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Beware Excessive Federal Regulation of Markets

The opinions expressed by columnists are their own and do not necessarily represent the views of

Secretary of the Treasury Henry M. Paulson, Jr. recently released the "Blueprint for a Modernized Financial Regulatory Structure," the Department of the Treasury's plan to overhaul America's financial system in the wake of the housing crisis and the Wall Street meltdown. Commentators are touting the changes as the most sweeping reforms since those implemented by President Franklin D. Roosevelt during the Great Depression.

In his speech announcing the "Blueprint," Secretary Paulson stated that "the challenge is to evolve to a more flexible, efficient and effective regulatory framework." Among the short-term changes proposed is the creation of a new Mortgage Origination Commission designed to regulate the mortgage industry by evaluating each state's regulation of lenders and brokers. The report asserts that Federal legislation should establish uniform minimum qualifications for state licensing of lenders and brokers and that the Federal Reserve should implement national mortgage-lending laws. Over the long-term Secretary Paulson wants to eliminate some of the duplication currently in the system. To do so he proposes merging the Securities and Exchange Commission, which oversees the financial markets and is responsible for protecting investors, with the Commodity Futures and Trading Commission, which regulates the trading of futures contracts of oil, gold and wheat. He also would merge the Office of Thrift Supervision with the Office of the Comptroller of the Currency so that the latter would regulate both national banks and financial institutions that operate like banks.

While I am not an economist, streamlining bureaucracy to reduce duplication and waste is generally a good idea, particularly if the separate bureaucracies govern similar institutions or trades. Where there should be more cause for concern is with a reactive or impulsive desire to over-regulate the industry. Secretary Paulson has said he wants to avoid this, but suggesting that the Federal Reserve issue national mortgage-lending laws without stating specifically what those laws should entail and what should be the limit of the Federal Reserve's power to tamper with the housing market is rather troubling.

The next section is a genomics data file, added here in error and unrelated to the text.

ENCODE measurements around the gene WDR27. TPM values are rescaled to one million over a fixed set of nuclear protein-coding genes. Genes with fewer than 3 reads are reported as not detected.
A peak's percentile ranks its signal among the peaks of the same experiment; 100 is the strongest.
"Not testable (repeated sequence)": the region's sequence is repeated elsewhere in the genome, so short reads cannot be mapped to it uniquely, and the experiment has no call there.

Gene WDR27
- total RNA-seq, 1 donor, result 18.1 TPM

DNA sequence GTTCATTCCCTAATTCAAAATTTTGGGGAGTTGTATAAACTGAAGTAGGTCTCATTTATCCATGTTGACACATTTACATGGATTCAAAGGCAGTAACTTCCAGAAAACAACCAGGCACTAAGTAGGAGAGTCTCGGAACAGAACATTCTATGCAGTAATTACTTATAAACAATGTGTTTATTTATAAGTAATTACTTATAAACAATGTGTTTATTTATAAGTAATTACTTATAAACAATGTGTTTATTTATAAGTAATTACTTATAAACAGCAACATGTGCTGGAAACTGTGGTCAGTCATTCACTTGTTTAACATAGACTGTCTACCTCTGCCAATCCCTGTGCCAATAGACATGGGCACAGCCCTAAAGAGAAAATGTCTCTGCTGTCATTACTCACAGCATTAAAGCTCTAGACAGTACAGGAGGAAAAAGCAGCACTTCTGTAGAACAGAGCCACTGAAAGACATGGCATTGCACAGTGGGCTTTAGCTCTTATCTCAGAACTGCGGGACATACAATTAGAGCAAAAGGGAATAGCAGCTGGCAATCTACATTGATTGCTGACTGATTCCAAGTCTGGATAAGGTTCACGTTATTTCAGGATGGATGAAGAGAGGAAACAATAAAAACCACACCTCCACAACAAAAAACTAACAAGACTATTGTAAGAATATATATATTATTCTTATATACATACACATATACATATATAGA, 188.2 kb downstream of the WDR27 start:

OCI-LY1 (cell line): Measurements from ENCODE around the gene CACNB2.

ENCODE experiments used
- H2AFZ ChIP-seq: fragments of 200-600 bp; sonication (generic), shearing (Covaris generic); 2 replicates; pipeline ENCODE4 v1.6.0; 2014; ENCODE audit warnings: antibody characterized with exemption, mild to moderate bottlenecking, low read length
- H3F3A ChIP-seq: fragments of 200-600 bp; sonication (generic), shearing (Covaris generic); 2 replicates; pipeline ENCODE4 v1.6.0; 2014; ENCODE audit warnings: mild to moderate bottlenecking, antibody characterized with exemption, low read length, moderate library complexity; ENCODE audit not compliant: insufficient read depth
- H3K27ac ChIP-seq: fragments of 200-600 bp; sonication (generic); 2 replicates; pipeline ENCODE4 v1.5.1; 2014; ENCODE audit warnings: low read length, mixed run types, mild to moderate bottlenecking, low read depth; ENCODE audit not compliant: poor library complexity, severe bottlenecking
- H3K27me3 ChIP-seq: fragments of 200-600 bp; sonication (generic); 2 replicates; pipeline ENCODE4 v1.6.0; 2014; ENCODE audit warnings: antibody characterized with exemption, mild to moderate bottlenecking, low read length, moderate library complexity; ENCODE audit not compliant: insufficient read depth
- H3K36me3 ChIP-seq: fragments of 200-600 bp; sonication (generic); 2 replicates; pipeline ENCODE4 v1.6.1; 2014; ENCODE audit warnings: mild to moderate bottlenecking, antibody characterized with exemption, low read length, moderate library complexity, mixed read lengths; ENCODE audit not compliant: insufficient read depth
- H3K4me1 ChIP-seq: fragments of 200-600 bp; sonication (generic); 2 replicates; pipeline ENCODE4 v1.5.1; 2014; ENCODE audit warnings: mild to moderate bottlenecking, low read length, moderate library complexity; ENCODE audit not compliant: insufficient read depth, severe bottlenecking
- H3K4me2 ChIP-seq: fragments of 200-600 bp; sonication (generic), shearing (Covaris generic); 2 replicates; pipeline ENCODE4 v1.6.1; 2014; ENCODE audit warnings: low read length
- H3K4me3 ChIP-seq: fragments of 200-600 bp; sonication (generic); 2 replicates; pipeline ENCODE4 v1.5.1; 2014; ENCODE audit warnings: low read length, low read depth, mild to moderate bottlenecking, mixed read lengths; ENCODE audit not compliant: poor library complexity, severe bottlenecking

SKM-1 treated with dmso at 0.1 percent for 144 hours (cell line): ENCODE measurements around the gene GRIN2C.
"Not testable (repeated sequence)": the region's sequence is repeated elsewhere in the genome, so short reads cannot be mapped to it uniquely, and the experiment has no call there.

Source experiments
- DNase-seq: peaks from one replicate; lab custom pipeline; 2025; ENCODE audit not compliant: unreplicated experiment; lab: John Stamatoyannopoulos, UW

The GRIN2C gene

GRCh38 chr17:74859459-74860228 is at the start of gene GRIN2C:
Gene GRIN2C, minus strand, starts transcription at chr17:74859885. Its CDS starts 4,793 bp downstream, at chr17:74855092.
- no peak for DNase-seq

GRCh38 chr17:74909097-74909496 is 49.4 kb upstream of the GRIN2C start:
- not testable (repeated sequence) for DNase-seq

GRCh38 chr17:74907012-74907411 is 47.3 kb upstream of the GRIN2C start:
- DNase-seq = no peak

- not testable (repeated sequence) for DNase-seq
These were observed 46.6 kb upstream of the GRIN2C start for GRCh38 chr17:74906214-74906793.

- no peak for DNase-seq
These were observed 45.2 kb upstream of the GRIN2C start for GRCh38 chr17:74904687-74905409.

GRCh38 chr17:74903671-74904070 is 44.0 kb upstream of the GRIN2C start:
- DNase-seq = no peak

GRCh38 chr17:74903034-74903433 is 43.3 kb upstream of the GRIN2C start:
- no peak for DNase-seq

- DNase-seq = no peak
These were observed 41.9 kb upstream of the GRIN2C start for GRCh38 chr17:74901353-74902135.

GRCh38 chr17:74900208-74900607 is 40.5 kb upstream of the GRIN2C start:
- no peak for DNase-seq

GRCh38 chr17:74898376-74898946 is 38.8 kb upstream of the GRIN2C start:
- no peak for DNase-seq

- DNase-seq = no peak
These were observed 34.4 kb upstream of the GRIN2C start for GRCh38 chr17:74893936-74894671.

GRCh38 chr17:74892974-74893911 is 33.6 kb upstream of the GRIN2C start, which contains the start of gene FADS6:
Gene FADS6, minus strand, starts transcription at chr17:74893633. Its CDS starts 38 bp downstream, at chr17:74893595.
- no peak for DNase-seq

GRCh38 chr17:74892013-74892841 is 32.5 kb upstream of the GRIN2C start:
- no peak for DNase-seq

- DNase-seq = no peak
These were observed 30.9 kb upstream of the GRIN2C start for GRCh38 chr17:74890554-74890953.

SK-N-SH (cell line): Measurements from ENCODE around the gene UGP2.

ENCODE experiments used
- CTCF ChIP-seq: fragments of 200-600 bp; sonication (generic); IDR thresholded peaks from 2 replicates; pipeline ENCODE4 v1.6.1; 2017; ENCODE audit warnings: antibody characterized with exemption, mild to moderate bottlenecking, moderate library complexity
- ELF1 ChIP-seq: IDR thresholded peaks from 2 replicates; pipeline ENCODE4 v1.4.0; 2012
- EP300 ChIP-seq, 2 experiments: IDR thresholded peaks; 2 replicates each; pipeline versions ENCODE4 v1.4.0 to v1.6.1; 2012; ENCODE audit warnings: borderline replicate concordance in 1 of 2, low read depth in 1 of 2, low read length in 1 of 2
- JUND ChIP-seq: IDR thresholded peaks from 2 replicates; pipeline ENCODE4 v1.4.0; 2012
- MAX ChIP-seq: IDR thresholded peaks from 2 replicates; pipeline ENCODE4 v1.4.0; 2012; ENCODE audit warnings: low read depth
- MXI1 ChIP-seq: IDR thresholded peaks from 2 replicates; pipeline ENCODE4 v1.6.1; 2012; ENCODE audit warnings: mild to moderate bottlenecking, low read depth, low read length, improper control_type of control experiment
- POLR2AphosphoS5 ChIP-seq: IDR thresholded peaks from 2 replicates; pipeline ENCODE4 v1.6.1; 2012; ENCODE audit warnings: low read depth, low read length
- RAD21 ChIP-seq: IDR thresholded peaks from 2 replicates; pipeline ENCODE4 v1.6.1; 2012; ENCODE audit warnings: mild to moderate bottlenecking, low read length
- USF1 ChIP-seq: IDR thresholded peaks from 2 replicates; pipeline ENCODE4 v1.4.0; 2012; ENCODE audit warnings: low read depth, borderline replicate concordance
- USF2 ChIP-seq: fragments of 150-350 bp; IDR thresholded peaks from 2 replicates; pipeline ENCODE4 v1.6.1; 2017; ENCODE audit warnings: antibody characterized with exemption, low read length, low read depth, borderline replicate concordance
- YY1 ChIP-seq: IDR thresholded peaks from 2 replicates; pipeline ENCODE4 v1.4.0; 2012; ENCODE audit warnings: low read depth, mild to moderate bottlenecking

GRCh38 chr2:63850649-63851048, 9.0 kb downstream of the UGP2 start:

There is a tendency in times of financial crisis to look to government as the solution. Yet government solutions often exacerbate the problem or permanently limit the free market. What should occur in this housing crisis is a market correction. In other words, the Federal Government should let home prices, which were inflated grossly, correct themselves to more realistic values.

Some economists also have criticized the Federal Reserve for lowering interest rates so much that inflation may become a serious problem. If this proves to be the case and the Federal Reserve has over-reacted to the crisis by lowering interest rates excessively, it would provide further proof that too much regulatory power should not be vested in one bureaucracy.

A free market is notoriously difficult to manage and predict because so many different forces govern it. Yet it has proven to bring the greatest wealth to the most people of any economic system in history. Certainly some regulation is needed to govern the human propensity toward sin and greed. But too much regulation will move us toward a statist economy. If this happens, the American entrepreneurial spirit may be stifled in a bureaucratic and legislative quagmire while real wages decline. And countless historical examples have shown that, if left to itself, the market does a much better job of correcting itself than bureaucrats who try to micro-manage prices, coinage, interest rates or wages. On this subject the words of John Lennon and Paul McCartney may provide more guidance than reams of Federal Reserve legislation, "Let it be."

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